|Keywords:||Drosophila – Morphogenesis – Molecular aspects; Genetic markers; DNA|
|Full text PDF:||http://hdl.rutgers.edu/1782.1/rucore10005600001.ETD.000068608|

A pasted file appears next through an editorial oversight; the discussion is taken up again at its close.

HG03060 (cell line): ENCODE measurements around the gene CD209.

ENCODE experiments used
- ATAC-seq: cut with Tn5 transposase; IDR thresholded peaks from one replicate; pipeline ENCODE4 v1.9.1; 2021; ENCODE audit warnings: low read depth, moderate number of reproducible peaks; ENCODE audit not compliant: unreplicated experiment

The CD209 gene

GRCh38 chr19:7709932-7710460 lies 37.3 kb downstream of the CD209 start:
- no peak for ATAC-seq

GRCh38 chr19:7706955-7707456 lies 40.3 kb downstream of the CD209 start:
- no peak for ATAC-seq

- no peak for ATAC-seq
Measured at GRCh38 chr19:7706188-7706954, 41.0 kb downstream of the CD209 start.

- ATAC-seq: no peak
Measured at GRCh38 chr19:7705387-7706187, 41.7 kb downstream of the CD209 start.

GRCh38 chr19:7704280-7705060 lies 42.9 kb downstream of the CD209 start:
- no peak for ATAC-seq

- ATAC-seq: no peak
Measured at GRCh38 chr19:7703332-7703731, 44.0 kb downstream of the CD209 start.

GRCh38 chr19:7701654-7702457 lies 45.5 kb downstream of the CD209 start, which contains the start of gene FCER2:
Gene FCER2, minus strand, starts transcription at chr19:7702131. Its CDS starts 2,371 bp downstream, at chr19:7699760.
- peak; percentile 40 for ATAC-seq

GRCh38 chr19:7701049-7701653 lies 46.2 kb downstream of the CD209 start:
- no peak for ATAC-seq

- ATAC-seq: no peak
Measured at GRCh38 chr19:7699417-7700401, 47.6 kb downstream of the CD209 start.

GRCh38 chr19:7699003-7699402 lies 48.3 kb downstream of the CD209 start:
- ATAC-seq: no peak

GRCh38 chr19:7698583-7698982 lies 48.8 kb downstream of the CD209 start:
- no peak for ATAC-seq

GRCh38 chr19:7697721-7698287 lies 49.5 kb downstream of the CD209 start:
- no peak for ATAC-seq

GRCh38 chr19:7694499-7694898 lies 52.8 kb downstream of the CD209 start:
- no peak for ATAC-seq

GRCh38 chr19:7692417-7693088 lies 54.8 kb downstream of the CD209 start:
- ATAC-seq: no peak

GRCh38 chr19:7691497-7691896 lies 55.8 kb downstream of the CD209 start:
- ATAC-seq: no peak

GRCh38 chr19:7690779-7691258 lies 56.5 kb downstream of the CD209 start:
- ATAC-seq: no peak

Organogenesis relies on extensive tissue patterning by regulating the expression of genes in a spatiotemporal manner. During oogenesis, the follicle cells, a monolayer of epithelial cells surrounding the developing oocyte, are patterned to drive the formation of the Drosophila eggshell; an organ that shelters the developing embryo. While follicle cells’ patterning has been vastly documented, the regulatory domains that govern tissue patterning are mostly unknown. To find regulatory domains, we cross-listed 81 genes known to be expressed during oogenesis with the large collection of the Gerald M. Rubin (GMR) lines containing noncoding DNA fragments, and we found 19 common genes. These genes are represented by 223 GMR lines. Of great advantage, all GMR lines are driving the expression of a GAL4 thus providing an opportunity to screen these lines by crossing them to a GFP reporter gene. Of the tested GMR lines, 55 lines, (25%), express GFP during oogenesis, and 18 lines (33%), recapitulate the partial or full endogenous pattern of their corresponding genes. We found that regulatory information is enriched in certain positions of the genes’ locus. We also demonstrated the use of the new driver lines to disrupt morphologies of the eggshell and other tissues. Our comprehensive screen identified multiple regulatory DNA fragments that govern eggshell patterning.